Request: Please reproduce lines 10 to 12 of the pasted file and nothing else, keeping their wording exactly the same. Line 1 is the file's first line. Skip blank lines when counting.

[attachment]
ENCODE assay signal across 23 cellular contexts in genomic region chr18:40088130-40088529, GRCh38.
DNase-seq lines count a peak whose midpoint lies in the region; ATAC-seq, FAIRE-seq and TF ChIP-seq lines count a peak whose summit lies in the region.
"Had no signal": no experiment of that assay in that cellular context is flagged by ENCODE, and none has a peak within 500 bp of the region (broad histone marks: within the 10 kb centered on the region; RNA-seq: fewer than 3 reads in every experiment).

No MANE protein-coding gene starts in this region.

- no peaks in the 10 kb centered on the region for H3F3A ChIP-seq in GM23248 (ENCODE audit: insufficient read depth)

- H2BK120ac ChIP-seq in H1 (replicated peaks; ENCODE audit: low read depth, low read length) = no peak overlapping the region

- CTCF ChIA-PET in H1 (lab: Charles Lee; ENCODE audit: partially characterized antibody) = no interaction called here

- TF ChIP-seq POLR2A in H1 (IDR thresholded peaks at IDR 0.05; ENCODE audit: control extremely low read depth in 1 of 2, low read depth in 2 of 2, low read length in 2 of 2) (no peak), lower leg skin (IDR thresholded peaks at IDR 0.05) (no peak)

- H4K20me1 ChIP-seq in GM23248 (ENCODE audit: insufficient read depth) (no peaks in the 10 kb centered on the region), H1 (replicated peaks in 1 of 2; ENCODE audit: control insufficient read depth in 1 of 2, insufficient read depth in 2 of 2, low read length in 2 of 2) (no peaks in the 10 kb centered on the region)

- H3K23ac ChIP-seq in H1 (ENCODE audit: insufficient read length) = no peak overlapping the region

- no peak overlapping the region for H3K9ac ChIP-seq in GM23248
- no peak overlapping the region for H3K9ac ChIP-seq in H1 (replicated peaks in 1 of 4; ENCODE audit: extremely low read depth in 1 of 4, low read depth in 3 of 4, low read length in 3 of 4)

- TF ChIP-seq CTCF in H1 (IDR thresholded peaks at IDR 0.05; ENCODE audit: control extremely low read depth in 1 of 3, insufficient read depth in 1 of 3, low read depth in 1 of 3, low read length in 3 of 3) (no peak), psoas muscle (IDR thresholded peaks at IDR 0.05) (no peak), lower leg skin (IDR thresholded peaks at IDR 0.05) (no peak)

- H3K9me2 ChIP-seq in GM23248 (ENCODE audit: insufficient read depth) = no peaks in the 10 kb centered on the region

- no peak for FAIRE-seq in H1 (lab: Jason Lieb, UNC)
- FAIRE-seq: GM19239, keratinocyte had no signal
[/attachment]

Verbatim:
- H3K23ac ChIP-seq in H1 (ENCODE audit: insufficient read length) = no peak overlapping the region

- no peak overlapping the region for H3K9ac ChIP-seq in GM23248
- no peak overlapping the region for H3K9ac ChIP-seq in H1 (replicated peaks in 1 of 4; ENCODE audit: extremely low read depth in 1 of 4, low read depth in 3 of 4, low read length in 3 of 4)